Table of Contents
Epilepsy Research and Treatment
Volume 2012, Article ID 547382, 6 pages
http://dx.doi.org/10.1155/2012/547382
Research Article

Establishment of a Comprehensive Epilepsy Center in Pakistan: Initial Experiences, Results, and Reflections

1Section of Neurosurgery, Department of Surgery, Aga Khan University, Stadium Road, Karachi, Pakistan
2Department of Neurology, University of Alberta Hospital Edmonton, AB, Canada
3Section of Neurology, Department of Medicine, Aga Khan University, Stadium Road, Karachi, Pakistan
4Department of Neurosurgery, University of Melbourne Parkville, VIC, Australia

Received 16 May 2011; Revised 22 October 2011; Accepted 20 November 2011

Academic Editor: Seyed M. Mirsattari

Copyright © 2012 M. Zubair Tahir et al. This is an open access article distributed under the Creative Commons Attribution License, which permits unrestricted use, distribution, and reproduction in any medium, provided the original work is properly cited.

Abstract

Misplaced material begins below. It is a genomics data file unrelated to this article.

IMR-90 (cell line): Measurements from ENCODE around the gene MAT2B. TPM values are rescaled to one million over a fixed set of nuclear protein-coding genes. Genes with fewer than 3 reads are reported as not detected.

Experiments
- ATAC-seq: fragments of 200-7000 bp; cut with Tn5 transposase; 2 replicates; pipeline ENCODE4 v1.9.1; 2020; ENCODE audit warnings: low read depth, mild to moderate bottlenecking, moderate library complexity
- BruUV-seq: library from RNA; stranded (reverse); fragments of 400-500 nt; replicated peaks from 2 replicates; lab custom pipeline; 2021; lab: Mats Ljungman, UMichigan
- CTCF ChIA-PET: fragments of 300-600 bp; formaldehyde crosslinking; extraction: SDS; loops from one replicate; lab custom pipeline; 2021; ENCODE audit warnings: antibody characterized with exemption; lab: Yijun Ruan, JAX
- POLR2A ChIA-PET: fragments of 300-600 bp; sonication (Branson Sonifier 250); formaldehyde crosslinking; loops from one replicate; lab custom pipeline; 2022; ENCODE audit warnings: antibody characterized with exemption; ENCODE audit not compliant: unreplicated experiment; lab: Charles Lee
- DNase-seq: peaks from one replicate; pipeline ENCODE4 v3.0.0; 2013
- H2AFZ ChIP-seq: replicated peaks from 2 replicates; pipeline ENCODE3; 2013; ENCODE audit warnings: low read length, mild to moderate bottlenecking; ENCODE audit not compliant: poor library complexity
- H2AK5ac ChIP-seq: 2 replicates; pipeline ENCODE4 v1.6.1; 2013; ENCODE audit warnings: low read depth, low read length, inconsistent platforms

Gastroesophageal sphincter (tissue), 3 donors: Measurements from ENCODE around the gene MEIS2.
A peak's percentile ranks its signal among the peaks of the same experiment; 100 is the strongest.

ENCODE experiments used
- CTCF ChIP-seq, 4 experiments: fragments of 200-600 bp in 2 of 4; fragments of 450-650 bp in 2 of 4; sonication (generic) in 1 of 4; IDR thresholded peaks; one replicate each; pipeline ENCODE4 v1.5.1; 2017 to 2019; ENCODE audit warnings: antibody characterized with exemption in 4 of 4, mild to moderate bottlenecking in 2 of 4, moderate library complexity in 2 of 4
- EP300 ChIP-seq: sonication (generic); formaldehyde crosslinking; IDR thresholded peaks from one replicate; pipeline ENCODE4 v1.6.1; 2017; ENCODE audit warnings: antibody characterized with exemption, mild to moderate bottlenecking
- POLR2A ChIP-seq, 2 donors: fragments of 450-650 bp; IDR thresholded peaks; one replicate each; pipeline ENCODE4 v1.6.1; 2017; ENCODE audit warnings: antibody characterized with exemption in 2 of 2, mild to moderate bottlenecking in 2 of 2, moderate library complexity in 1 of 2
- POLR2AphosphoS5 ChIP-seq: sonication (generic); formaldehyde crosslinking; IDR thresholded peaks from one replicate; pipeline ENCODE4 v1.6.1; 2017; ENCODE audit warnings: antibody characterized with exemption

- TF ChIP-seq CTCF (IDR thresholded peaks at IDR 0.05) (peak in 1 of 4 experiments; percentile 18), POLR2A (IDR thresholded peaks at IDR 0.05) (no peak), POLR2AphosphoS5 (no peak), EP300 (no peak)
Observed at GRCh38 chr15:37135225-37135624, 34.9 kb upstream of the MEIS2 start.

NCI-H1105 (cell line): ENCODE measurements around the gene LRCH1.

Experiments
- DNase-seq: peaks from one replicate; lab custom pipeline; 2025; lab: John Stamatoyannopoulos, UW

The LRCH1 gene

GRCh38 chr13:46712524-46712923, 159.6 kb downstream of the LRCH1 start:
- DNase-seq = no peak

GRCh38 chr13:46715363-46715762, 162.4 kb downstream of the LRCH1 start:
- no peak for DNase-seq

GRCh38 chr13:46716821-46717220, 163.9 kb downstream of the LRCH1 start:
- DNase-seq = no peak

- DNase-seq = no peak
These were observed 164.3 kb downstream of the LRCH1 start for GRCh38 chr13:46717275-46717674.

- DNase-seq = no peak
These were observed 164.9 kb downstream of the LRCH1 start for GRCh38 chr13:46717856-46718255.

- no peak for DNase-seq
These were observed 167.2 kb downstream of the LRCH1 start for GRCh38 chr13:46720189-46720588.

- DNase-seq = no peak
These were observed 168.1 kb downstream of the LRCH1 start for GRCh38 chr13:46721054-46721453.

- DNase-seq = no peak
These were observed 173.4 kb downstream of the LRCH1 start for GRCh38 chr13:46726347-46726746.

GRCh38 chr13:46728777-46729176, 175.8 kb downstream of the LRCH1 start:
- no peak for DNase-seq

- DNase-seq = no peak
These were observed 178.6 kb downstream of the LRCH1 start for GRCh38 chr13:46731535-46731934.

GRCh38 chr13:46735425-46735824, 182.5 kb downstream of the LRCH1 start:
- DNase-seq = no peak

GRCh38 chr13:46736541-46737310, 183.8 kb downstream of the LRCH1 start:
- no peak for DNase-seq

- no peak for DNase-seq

Background. Developing countries, home to 80% of epilepsy patients, do not have comprehensive epilepsy surgery programs. Considering these needs we set up first epilepsy surgery center in Pakistan. Methods. Seventeen teleconferences focused on setting up an epilepsy center at the Aga Khan University (AKU), Karachi, Pakistan were arranged with experts from the University of Alberta Hospital, Alberta, Canada and the University of West Virginia, USA over a two-year period. Subsequently, the experts visited the proposed center to provide hands on training. During this period several interactive teaching sessions, a nationwide workshop, and various public awareness events were organized. Results. Sixteen patients underwent surgery, functional hemispherectomy (HS) was done in six, anterior temporal lobectomy (ATL) in six, and neuronavigation-guided selective amygdalohippocampectomy (SAH) using keyhole technique in four patients. Minimal morbidity was observed in ATL and, SAH groups. All patients in SAH group (100%) had Grade 1 control, while only 5 patients (83%) in ATL group, and 4 patients (66%) in HS group had Grade 1 control according to Engel’s classification, in average followups of 12 months, 24 months and 48 months for SAH, ATL, and HS, respectively. Conclusion. As we share our experience we hope to set a practical example for economically constrained countries that successful epilepsy surgery centers can be managed with limited resources.